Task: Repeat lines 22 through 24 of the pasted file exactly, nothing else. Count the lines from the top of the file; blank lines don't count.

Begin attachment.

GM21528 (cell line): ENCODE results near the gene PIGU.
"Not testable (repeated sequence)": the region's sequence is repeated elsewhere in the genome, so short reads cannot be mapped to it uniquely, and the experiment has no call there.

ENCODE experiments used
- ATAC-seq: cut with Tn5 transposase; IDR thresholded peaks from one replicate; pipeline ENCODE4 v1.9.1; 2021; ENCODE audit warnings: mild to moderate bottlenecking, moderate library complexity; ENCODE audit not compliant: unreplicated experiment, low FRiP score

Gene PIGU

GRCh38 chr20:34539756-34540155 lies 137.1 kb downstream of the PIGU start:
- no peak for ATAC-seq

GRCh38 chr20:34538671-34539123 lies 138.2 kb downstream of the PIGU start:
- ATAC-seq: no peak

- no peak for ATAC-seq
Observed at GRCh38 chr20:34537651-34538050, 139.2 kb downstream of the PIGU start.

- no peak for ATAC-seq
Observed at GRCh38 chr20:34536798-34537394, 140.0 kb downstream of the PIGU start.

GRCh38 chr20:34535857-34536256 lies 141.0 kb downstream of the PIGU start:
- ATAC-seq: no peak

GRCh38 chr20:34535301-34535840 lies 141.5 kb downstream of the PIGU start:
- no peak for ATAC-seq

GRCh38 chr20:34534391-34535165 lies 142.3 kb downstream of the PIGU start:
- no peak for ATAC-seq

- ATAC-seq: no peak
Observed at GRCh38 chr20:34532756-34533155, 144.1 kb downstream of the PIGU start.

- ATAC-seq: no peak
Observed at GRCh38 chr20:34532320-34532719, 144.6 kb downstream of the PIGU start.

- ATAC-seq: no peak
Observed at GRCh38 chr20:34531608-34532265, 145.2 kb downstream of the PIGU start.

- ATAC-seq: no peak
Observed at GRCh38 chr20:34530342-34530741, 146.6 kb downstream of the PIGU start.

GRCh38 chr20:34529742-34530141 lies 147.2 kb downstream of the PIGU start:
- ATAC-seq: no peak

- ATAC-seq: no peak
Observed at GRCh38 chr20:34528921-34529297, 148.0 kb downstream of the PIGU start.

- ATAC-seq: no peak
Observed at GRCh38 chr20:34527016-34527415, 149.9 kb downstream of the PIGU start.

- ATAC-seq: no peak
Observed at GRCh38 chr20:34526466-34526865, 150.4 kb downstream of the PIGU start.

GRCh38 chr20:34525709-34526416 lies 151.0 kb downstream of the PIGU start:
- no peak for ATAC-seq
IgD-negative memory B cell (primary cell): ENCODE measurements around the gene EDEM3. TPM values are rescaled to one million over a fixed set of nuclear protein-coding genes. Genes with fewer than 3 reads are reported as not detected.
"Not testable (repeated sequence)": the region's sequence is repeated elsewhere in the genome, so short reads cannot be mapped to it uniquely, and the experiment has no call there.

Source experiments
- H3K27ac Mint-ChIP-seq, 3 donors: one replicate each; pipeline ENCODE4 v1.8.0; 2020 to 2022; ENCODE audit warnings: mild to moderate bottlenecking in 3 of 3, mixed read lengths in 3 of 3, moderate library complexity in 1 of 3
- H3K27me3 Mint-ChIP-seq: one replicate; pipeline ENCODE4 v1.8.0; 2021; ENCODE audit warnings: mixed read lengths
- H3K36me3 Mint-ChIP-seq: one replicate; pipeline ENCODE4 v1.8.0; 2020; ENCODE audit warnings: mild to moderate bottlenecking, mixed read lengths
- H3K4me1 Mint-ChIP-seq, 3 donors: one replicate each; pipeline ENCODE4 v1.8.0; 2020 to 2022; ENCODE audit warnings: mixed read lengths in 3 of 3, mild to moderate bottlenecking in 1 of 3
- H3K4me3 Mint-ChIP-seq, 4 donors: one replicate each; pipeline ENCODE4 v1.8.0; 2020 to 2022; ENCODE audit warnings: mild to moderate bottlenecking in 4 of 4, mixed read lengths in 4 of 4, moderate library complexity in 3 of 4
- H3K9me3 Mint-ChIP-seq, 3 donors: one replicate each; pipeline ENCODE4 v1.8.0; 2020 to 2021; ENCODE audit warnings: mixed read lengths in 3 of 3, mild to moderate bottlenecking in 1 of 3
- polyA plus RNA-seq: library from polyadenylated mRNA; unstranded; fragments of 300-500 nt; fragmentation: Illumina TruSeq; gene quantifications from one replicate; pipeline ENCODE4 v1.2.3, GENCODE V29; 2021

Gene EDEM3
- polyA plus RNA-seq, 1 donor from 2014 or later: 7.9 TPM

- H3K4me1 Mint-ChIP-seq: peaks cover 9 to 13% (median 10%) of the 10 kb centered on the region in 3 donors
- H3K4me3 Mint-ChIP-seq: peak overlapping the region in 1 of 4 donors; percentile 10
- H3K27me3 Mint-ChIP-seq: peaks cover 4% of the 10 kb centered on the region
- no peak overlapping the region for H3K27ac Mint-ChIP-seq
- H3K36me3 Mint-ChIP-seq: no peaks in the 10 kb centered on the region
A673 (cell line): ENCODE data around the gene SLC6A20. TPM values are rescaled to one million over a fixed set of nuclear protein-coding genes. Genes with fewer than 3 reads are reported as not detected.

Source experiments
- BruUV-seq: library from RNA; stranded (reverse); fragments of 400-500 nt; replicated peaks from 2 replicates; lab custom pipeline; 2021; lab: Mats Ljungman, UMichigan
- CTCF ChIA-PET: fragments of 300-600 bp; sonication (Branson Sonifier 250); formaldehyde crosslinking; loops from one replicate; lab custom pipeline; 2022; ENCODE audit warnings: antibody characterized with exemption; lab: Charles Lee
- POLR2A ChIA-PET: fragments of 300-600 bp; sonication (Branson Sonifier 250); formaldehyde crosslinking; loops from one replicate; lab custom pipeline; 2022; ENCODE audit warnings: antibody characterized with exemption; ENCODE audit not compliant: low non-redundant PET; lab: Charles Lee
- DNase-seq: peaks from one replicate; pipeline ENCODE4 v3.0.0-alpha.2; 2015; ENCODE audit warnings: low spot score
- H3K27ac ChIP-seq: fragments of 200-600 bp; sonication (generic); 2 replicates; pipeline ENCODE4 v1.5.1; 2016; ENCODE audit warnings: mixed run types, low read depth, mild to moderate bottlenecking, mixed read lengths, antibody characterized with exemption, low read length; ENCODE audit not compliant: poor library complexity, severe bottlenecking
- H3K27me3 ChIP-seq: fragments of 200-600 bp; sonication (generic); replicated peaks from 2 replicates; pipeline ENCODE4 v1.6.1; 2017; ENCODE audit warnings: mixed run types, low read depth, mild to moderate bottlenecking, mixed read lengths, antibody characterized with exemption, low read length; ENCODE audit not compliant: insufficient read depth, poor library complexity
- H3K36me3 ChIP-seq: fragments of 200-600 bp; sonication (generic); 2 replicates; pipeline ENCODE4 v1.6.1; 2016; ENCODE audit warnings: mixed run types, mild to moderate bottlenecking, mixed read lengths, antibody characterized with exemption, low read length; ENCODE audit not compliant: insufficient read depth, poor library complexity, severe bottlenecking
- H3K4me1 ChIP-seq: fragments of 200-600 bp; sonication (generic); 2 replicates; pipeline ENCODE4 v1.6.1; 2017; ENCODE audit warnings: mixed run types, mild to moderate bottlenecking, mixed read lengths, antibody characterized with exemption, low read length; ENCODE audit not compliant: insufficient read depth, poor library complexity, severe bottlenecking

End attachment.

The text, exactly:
- ATAC-seq: no peak
Observed at GRCh38 chr20:34532320-34532719, 144.6 kb downstream of the PIGU start.

- ATAC-seq: no peak